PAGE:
Wednesday, December 5, 2012

December Dilemma: Celebrating Kwanzaa

This time of year is so hectic and stressful for teachers. They are faced with the “December Dilemma.” The dilemma of making sure all cultures and religions are respected, not forgotten, and celebrated. 
Kwanzaa is among one of the Holiday’s included in the “December Dilemma.”
Kwanzaa is a week-long celebration held in the U.S. and Canada honoring African heritage. It is observed from December 26th-January 1st of each year. It was created by Dr. Maulana Karenga in 1966. Kwanzaa has seven principles unity, self-determination, collective work and responsibility, cooperative economics, purpose, creativity, and faith.

As a child I was unaware of Kwanzaa. It wasn't until I was in high school that my mother decided to make Kwanzaa a tradition in our home.  My mom and I observed the Holiday just the two of us or sometimes with another family. I enjoyed celebrating it as a teenager, but as an adult I haven’t continued celebrating this tradition.

This made me curious as to how many Black people celebrate Kwanzaa? I posed the question on Facebook and the results revealed that most either never did or they participated in a Kwanzaa school program. With the popularity of Kwanzaa in the schools, I wonder if there is the assumption that all African Americans celebrate this holiday and know what it is.

 I would like to encourage teachers this year when addressing Kwanzaa to not assume that the African American students in the class celebrate and/or know about Kwanzaa. Keep in mind the Kwanzaa activities and lessons may be some students’ first encounter with the Holiday. View it as an opportunity to introduce cultural tradition in an authentic and accurate manner.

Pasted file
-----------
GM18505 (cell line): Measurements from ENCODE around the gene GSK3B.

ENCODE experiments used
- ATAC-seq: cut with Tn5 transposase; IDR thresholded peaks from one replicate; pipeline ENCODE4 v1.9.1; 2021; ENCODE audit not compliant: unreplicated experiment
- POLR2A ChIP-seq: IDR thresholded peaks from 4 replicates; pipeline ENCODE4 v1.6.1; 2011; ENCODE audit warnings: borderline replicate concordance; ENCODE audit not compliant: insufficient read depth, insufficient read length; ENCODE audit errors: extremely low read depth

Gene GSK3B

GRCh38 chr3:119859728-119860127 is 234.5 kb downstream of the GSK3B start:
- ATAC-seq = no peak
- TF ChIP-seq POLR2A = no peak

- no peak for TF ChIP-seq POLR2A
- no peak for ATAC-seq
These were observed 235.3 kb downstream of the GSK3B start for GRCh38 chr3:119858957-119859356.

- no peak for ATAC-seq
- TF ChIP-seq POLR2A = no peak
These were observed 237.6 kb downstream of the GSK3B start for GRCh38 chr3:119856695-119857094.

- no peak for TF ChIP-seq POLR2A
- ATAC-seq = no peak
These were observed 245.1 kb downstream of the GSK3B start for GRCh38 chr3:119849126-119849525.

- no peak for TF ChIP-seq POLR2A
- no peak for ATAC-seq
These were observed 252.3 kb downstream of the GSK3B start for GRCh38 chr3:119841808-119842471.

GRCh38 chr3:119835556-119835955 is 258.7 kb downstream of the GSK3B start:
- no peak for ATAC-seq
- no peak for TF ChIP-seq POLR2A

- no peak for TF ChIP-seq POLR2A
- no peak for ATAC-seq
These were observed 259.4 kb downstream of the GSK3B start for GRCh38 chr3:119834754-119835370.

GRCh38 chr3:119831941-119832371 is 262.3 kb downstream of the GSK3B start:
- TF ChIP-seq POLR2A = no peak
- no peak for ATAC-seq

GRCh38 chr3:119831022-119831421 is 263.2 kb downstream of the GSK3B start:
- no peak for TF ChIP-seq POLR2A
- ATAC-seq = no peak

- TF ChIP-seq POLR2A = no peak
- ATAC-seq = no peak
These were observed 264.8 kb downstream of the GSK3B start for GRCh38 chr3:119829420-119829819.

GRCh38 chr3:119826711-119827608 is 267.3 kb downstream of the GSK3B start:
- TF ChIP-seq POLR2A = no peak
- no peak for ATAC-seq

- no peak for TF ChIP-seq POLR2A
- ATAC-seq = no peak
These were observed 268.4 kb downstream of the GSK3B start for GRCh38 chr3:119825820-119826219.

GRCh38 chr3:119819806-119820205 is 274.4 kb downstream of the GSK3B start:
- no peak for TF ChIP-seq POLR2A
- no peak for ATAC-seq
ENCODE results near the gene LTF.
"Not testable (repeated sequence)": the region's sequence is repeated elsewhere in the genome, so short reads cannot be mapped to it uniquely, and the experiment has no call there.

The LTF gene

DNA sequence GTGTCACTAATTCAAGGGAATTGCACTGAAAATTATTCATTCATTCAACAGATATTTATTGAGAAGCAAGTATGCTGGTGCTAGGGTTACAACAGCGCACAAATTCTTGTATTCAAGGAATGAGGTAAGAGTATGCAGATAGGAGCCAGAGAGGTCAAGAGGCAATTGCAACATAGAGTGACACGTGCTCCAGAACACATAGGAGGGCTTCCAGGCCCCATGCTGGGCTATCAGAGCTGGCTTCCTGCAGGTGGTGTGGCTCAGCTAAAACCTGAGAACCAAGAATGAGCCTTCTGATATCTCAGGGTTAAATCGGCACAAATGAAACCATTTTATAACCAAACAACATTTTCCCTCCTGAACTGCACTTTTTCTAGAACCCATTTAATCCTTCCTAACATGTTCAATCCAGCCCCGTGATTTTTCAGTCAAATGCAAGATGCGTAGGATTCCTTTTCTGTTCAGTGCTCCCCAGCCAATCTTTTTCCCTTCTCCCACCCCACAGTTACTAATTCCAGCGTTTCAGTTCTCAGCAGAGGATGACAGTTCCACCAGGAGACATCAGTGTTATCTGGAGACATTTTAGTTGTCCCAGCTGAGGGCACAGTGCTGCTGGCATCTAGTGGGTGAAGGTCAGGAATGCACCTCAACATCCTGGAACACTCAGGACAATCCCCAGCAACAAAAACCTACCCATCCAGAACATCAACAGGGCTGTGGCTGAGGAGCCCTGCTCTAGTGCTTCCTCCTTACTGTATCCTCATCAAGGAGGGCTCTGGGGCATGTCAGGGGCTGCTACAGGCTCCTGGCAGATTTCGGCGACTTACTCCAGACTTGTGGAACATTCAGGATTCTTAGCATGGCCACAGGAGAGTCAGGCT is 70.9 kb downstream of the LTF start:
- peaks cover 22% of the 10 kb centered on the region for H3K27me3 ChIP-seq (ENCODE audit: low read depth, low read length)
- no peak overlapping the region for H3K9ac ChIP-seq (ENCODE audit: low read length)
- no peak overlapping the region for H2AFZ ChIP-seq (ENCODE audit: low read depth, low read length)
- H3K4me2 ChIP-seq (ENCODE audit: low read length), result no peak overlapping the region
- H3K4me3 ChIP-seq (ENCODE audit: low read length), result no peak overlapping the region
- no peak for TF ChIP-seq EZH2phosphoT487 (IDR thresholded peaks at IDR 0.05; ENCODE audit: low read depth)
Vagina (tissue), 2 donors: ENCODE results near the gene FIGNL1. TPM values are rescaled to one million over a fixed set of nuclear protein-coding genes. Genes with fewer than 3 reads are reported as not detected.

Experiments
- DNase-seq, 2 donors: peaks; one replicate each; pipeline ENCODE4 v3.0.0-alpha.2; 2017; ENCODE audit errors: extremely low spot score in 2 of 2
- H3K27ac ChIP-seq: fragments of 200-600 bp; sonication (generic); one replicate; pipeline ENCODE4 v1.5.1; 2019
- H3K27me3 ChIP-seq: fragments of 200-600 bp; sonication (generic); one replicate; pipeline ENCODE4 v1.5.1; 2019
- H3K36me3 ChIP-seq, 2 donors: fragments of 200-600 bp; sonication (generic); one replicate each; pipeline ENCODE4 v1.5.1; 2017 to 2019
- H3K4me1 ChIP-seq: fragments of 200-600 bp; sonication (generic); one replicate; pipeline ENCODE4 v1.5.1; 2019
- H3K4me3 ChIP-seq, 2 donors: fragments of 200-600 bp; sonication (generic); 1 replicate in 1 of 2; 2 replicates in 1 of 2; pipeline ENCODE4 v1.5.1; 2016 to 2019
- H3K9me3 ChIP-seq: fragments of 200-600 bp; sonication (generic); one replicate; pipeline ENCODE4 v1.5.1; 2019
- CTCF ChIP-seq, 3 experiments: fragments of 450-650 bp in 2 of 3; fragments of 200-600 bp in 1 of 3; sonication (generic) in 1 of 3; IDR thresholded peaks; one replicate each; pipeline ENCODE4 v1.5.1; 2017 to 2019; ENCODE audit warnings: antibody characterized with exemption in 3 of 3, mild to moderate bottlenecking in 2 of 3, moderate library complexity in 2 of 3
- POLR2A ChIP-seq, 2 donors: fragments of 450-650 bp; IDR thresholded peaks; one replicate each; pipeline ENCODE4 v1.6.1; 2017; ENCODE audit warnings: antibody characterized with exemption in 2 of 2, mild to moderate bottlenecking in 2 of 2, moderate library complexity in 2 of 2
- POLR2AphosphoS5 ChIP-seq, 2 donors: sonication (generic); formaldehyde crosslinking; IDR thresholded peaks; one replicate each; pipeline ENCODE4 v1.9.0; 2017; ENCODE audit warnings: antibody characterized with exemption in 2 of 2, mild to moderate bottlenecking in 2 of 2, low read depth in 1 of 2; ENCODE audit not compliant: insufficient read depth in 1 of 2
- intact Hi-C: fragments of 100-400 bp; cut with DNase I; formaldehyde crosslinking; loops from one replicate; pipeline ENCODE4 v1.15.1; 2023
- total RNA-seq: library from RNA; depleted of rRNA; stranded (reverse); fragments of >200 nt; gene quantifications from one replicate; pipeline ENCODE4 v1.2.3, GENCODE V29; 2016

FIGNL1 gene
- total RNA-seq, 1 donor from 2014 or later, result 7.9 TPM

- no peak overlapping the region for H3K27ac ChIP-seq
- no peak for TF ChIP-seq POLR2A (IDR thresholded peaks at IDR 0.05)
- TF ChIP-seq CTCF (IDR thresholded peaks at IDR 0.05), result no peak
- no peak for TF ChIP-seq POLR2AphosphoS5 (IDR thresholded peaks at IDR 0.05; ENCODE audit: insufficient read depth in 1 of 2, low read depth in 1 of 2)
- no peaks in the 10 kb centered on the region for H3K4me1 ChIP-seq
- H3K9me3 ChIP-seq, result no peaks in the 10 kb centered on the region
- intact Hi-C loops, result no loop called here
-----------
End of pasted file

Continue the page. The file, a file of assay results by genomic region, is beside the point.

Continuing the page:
African traditions and culture was stripped from the slaves and unfortunately African Americans could not celebrate homeland traditions. However, this shouldn't discourage people from understanding its purpose and embracing it as an African American tradition. I encourage all African American families to honor African heritage by celebrating Kwanzaa every year!

Happy Kwanzaa!

Here is a list of African American Holiday books to share with the sunkissed child in your life!
  • My First Kwanzaa by Karen Katz
  • 'Twas the Night B'Fore Christmas: An African-American Version by Melodye Benson Rosales
  • Li'l Rabbit's Kwanzaa by Donna L. Washington and Shane W. Evans
  • Grace at Christmas by Mary Hoffman illustrated by Cornelius VanWright
  • Seven Spools of Thread: A Kwanzaa Story by Angela Shelf Medearis and Daniel Minter
  • A Treasury of African-American Christmas Stories edited by Bettye Collier-Thomas
  • Santa's Kwanzaa by Garen Eileen Thomas and Guy Francis
  • Hello, Santa! (Little Bill) by Catherine Lukas  illustrated by Bernie Cavender and  Etsu Kahata
  • The Night Before Christmas by Rachel Isadora
  • Imani's Gift At Kwanzaa by Denise Burden-Patmon and Floyd Cooper
  • Christmas with Little Bill by Eric Weil illustrated by Daniel M. Kanemoto
  • An Angel Just Like Me by Mary Hoffman illustrated by Cornelius Van Wright and Ying-Hwa Hu
  • It's Kwanzaa Time!: A Lift-the-Flap Story by Synthia Saint James
  • The Bells of Christmas by Virginia Hamilton illustrated by Lambert Davis
  • A Kwanzaa Celebration Pop-Up Book by Nancy Williams  and Robert Sabuda
  • Chita's Christmas Tree by Elizabeth Fitzgerald Howard illustrated by Floyd Cooper


  1. Thank you for posting the holiday list of books! Helpful to have these suggestions.

  2. Thank for this post about African American books for the holidays. This is great!